April 1989: Elizabeth Horton Sheff and other parents file the lawsuit against then-Governor William A. O’Neill, on behalf of their children.
July 1996: The State Supreme Court rules that the racial and socioeconomic isolation of Hartford school children violates the state constitution but sets no goal, remedy, or timetable to resolve the problem.
Spring 1997: The Legislature passes a 3-part response to the Sheff v. O’Neill decision, including: 1) a five-year state takeover of the struggling Hartford school system; 2) a major new commitment to early childhood education throughout the state; and 3) the basic structure of the current two-way, voluntary integration program, including a new regional magnet school system and an expanded interdistrict transfer program to be known as “Project Choice” and, eventually, “Open Choice.”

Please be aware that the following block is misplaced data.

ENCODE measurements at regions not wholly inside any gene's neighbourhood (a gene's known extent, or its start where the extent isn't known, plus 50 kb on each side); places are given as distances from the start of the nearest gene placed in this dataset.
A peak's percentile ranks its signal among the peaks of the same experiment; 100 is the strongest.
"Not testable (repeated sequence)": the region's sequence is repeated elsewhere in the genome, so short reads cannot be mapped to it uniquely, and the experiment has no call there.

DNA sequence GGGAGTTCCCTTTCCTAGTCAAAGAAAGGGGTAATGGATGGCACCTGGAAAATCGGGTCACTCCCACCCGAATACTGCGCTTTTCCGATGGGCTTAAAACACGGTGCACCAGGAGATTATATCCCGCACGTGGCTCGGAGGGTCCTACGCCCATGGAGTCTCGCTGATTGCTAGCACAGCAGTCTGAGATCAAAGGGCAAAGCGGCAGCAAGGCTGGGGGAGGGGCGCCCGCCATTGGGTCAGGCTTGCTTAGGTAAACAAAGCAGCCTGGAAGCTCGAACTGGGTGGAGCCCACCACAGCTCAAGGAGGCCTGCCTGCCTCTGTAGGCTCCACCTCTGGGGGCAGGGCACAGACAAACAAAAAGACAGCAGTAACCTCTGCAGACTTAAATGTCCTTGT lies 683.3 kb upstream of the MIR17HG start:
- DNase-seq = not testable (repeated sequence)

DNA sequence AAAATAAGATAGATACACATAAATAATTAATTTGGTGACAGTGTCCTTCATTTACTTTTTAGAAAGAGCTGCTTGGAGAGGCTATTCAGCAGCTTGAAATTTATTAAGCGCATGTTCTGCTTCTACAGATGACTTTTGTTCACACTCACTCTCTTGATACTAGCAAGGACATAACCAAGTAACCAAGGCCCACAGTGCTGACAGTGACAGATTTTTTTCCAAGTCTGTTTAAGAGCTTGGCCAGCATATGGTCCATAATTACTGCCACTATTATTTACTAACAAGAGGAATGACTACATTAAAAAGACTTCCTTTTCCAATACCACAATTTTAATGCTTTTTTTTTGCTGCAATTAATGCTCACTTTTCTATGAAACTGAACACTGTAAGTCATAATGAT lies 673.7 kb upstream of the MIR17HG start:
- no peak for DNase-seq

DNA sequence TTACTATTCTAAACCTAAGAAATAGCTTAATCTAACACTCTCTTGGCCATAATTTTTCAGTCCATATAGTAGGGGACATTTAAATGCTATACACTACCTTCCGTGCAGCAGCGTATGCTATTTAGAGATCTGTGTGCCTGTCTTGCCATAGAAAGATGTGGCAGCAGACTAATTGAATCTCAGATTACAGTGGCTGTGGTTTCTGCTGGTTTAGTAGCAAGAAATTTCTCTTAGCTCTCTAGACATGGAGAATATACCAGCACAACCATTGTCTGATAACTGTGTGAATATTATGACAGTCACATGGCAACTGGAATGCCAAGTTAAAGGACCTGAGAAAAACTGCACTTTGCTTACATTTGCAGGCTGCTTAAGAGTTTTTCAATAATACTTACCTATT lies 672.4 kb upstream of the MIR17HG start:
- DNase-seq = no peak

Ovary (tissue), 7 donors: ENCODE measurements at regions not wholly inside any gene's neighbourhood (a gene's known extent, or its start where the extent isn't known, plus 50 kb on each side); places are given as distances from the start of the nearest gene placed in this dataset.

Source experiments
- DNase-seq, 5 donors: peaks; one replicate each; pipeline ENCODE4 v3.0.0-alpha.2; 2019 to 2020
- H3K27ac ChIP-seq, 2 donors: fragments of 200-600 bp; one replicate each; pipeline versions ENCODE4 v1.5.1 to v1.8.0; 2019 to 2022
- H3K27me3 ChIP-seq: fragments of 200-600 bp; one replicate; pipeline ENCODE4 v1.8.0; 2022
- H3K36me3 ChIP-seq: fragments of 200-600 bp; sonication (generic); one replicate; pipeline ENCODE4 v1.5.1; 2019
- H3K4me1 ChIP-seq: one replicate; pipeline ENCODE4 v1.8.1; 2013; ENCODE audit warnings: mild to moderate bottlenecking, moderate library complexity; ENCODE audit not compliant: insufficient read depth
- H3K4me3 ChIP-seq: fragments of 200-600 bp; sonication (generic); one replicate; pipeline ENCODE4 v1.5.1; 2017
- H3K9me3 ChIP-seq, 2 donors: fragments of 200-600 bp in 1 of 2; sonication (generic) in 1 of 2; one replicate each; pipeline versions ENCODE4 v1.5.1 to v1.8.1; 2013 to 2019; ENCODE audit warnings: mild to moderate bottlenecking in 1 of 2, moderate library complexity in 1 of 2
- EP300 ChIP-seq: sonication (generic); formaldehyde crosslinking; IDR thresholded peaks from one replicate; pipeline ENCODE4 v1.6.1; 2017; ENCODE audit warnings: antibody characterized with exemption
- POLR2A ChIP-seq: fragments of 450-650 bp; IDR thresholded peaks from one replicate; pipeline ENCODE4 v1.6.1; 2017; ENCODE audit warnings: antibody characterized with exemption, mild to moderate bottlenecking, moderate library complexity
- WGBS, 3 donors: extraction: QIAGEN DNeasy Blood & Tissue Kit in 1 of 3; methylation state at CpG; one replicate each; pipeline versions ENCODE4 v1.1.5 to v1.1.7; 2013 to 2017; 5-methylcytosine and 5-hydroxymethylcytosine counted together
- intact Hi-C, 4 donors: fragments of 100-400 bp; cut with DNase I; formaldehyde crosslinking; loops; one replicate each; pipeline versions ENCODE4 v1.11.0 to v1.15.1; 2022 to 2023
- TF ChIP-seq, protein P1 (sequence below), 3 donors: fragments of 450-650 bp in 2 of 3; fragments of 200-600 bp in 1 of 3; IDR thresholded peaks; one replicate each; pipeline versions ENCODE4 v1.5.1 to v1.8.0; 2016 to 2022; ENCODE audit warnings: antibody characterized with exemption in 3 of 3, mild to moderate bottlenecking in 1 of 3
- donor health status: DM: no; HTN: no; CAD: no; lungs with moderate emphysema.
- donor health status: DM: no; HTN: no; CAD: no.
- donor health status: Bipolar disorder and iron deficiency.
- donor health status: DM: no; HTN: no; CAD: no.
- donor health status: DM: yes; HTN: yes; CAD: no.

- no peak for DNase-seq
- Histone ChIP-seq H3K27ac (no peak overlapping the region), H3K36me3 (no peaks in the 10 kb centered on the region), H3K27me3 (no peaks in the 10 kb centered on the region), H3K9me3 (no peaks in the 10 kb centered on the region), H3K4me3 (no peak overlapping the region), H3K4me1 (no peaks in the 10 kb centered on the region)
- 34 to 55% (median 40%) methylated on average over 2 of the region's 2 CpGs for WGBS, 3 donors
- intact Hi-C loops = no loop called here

February 2003: The House of Representatives votes 87-60 to approve an out-of-court settlement in the Sheff v. O’Neill case, which includes plans for eight new integrated magnet schools in Hartford.
Early 2008: The state and plaintiffs agree to a new five-year “Phase 2” settlement that calls for expanded regional magnet schools and use of Project Choice to expand access to quality, integrated education.
April 2013: The parties adopt a one-year, court-ordered stipulation that gives the state an additional year to reach the 2012-13 goal that 41% of Hartford minority children be in “reduced isolation settings.”
Fall 2013: The state releases data showing positive achievement outcomes for Hartford students attending regional magnet schools and the Open Choice program. The 2012-13 integration goal of 41% is achieved.
December 2013: The parties announce a one-year “Phase 3” settlement, which increases the number of magnet school seats and seeks to expand Open Choice, while allocating funds to strengthen a Hartford neighborhood “lighthouse” school.
November 2014 (expected): Negotiations for a Phase 4 settlement are underway, with an agreement expected in November 2014.